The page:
WITHIN the last two months the British cruise industry has welcomed the arrival of Saga Cruises, 58,250gt, Spirit of Discovery, and bade farewell to P&O’s iconic, 1995 built, 69,153gt, cruise liner Oriana.
Although separated in age by 24 years, they not only have similar tonnages but dimensions too, with length and breadth at 236 metres, 31.2 metres, and 259 metres and 32 metres respectively. Both ships have been described as classic British cruise ships, purposebuilt for the British cruise market. Coincidentally, they were both constructed at the Meyer Werft shipyard in Papenburg, Germany. Perhaps it is there though the similarities end.
In her design, the Spirit of Discovery offers the – over- 50’s travel specialist – guests a celebration of British artists and landscapes, and an array of restaurants with cuisine refl ecting the myriad of destinations she will visit throughout the world. Every guest of the 999 capacity she is able to carry will be accommodated in a cabin with an average deck area of 215 square feet including a balcony. Her eSiPod propulsion system delivered by Siemens claims to be low-noise, low-vibration and superior to conventional diesel electric systems. The new vessel was christened at the £250 million pound recently developed Western Docks in the port of Dover on 5 July in a ceremony performed by her Godmother, Her Royal Highness The Duchess of Cornwall. Five days later, the fi rst guests embarked Saga’s reported £346 million vessel for her 13 nights, maiden voyage around the British Isles, aptly named – A British First.
Earlier in the year, the keel laying ceremony was held for Spirit of Discovery’s sister ship, the Spirit of Adventure, Saga cruises’ second new build. Spirit of Adventure is expected to enter into service in summer 2020.
Robin Shaw, CEO of Saga Travel said: “Our decision to build two boutique cruise ships, Spirit of Discovery and Spirit of Adventure for our guests heralds a new era in the history of Saga cruising. Both ships have been designed to epitomise Saga’s British boutique cruising concept and they are the fi rst small, luxury ships to be built by a British company, for the British market, in more than four decades.”The Spirit of Discovery has been registered in the UK and proudly displays London as her port of registry. Spirit of Adventure will also fl y the Red Ensign.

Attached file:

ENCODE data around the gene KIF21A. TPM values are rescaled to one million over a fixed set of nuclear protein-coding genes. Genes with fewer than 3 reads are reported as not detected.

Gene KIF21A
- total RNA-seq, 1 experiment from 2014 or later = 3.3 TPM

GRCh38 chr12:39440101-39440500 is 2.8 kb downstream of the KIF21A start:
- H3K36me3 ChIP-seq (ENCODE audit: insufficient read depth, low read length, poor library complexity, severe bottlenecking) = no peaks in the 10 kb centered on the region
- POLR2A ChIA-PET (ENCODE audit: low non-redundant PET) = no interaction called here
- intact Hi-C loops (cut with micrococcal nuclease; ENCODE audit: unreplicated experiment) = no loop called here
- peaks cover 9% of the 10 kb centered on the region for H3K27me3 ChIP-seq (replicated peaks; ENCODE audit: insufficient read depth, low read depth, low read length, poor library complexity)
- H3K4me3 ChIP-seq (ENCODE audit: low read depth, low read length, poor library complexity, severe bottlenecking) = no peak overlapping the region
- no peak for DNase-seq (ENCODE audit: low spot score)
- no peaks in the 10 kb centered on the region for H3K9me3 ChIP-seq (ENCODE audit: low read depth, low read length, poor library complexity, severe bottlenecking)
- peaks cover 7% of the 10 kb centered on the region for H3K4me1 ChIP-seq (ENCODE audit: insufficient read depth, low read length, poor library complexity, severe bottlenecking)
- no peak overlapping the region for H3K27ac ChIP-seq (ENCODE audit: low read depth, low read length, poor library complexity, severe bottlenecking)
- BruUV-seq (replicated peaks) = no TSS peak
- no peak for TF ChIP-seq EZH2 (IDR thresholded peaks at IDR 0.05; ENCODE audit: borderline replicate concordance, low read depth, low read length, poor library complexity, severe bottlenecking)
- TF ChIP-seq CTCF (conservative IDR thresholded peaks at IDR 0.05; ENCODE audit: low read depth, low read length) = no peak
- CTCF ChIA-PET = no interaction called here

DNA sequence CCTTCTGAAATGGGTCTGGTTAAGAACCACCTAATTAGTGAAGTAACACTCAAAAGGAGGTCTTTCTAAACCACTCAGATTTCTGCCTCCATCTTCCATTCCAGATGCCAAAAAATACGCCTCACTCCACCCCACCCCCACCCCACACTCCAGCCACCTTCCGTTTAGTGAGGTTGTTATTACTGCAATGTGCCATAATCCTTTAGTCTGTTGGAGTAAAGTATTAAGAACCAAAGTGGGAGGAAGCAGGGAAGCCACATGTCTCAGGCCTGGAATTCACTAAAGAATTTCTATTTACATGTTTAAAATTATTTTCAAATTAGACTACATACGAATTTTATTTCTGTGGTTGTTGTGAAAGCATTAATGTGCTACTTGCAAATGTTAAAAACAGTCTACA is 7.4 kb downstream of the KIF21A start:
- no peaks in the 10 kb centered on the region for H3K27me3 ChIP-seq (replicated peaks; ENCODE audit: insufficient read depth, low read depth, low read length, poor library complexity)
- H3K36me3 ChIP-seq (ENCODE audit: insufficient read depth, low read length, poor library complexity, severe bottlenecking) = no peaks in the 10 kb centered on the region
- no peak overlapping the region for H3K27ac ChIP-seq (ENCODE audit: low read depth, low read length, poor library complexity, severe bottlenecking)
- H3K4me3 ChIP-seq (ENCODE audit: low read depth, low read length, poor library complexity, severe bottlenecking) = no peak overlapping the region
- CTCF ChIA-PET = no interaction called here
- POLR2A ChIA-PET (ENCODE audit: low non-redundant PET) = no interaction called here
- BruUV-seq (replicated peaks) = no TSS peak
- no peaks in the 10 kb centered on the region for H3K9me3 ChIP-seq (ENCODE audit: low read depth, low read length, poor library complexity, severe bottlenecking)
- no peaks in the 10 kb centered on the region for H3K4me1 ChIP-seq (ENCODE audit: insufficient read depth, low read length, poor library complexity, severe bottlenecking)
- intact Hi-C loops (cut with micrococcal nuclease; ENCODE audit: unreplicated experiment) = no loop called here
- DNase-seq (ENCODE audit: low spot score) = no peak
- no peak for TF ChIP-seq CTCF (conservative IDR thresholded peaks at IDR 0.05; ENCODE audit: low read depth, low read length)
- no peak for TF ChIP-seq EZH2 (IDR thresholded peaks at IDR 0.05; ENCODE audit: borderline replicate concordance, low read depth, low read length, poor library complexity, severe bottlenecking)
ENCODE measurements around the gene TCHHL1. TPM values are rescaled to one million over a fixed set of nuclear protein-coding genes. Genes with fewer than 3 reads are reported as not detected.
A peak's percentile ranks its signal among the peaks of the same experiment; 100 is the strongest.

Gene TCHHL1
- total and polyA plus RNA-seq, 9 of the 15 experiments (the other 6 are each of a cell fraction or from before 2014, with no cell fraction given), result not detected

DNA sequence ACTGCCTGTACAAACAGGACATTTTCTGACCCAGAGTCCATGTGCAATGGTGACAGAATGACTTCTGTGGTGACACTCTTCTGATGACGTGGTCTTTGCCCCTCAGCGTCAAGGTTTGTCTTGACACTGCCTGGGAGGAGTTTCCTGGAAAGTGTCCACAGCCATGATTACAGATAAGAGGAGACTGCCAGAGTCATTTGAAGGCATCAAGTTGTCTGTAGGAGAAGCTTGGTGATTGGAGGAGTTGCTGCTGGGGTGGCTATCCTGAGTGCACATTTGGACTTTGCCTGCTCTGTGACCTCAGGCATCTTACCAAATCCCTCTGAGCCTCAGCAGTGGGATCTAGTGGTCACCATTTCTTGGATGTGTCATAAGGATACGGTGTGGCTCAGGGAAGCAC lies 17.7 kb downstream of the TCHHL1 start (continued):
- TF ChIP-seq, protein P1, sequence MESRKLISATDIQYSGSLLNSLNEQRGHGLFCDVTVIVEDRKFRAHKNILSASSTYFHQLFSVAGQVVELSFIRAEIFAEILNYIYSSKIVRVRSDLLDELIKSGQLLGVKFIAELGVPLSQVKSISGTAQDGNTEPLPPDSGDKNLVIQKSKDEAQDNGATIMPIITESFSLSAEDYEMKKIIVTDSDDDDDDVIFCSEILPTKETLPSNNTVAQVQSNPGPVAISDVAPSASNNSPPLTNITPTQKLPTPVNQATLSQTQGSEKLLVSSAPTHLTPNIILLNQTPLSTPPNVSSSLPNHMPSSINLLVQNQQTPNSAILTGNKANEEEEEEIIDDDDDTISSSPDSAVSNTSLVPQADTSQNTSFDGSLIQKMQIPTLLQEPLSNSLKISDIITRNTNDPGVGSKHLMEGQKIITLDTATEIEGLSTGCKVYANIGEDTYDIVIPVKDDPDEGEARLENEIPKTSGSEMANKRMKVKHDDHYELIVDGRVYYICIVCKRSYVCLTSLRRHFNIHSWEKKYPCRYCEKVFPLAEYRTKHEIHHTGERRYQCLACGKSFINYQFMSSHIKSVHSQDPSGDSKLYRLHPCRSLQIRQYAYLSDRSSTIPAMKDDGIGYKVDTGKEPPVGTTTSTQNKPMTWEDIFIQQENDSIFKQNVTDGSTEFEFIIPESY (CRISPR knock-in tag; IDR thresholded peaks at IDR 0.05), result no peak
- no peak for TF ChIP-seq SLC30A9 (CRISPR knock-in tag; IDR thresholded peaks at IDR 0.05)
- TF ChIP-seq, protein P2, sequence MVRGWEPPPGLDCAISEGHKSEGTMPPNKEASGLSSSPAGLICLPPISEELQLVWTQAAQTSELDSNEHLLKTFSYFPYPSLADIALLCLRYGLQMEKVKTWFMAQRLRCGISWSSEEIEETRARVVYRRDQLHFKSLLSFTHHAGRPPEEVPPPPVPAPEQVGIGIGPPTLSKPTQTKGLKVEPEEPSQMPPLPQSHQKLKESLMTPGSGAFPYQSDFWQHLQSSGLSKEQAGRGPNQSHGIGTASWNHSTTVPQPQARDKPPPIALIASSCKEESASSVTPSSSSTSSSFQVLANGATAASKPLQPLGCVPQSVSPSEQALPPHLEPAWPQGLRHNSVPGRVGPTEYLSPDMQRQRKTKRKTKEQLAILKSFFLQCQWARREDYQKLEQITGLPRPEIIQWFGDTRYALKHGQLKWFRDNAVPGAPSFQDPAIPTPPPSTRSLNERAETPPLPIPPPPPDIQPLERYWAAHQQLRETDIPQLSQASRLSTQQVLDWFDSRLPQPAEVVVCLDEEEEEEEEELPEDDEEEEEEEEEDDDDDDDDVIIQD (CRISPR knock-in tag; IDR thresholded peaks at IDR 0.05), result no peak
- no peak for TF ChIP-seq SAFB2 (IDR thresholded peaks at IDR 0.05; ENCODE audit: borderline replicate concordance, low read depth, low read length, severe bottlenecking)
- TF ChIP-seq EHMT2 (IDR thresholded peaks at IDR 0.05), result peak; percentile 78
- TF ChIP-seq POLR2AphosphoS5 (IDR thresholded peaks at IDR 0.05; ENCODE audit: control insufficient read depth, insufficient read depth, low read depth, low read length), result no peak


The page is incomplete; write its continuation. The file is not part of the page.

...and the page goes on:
At the time of her build in 1961, P&O’s, 44,807grt Canberra, did and would for more than the next 30 years defi ne the British cruise market. She was built by Harland & Wolff, in Belfast, and originally had accommodation for 556 fi rst-class and 1716 tourist-class passengers. From 1974 – when cruising – she could carry 1,641 passengers. She was a popular ship from her fi rst voyage. However, by the early 1990s it was apparent that a replacement for her would be required sooner rather than later and an order was placed with Meyer Werft to build what would become the second vessel to carry the name Oriana. Although considered at the time, no British shipyard felt able to compete for the order. Following her delivery voyage from her builders to Southampton, she was offi cially named by Her Majesty the Queen on 6 March 1995. Robert Tillberg, who was responsible for much of her design work, had spent a great deal of time onboard the Canberra to assess the needs of the British market. The result of his work was considered to be both elegant and traditional, including the design of Oriana’s single funnel bearing a resemblance to the prominent feature of the twin funnels on Canberra. The new vessel undoubtedly brought with her standards of accommodation and amenities which were a benchmark for others to follow. Arguably, one of the most noticeable differences from the Canberra and other contemporary passenger/cruise ships was Oriana’s entire deck of staterooms and suites with balconies. Conversely, of the 780 cabins on the Canberra which remained in service until 1997, 236 were without private facilities, let alone balconies. Following the introduction of Oriana the desire and demand for balcony accommodation grew enormously, culminating and evidenced by the design of the new Saga vessels. Oriana was powered by conventional diesel engines, equipped with twin rudders, bow thrusters and a stern thrust. In the mid- 1990s she was considered highly manoeuvrable and was capable of an impressive 24 knots. During her period in service she safely circumnavigated the globe on many world cruises. I am sure history will record she was extremely popular with the many thousands of passengers, including myself, who have had the pleasure and privilege of sailing aboard her. When she sailed up Southampton Water for the fi nal time in early August at the conclusion of her 18 nights, Norway and North Cape cruise I suspect it wouldn’t just be the grass in the adjacent Mayfl ower Park that was dewy, but many an eye on board as well. She may be gone to new horizons in the Far East but her loyal following with precious memories of her will ensure she is never forgotten.